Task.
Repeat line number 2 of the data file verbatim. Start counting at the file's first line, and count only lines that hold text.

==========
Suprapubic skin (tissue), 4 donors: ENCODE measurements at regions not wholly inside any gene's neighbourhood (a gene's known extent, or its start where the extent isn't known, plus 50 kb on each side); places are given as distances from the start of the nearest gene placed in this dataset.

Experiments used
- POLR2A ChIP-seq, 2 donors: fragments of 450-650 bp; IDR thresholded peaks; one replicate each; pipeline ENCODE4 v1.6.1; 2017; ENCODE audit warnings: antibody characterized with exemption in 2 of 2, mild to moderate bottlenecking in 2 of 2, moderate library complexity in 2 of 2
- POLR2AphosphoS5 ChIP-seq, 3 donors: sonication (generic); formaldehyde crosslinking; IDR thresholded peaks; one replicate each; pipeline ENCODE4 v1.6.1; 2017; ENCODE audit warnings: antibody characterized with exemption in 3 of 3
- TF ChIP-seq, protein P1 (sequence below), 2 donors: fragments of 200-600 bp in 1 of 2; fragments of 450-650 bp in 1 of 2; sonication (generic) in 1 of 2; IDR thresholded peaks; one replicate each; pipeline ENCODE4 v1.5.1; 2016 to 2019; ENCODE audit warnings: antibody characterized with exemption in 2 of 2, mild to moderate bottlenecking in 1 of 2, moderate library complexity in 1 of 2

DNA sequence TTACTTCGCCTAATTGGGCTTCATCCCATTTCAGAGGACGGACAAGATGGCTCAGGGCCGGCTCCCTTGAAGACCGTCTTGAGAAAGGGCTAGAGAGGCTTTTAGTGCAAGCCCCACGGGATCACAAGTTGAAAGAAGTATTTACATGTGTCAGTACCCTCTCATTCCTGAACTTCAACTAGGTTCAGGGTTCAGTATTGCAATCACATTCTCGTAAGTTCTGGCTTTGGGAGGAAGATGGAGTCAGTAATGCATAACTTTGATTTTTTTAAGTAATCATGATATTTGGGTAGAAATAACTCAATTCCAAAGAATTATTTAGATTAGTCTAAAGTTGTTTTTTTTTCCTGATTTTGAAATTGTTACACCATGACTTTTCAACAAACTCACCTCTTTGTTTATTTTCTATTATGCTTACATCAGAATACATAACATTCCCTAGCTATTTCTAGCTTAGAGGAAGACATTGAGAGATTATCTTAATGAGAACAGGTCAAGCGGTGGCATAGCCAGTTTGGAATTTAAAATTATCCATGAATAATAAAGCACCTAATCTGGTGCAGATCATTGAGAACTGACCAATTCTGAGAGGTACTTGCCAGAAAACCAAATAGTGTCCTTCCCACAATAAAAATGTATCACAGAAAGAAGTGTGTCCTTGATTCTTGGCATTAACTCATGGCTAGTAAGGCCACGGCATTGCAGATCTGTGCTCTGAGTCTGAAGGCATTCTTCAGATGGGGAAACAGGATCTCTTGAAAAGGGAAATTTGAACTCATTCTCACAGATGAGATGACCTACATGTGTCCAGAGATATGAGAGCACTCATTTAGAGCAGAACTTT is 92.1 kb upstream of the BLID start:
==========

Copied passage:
Experiments used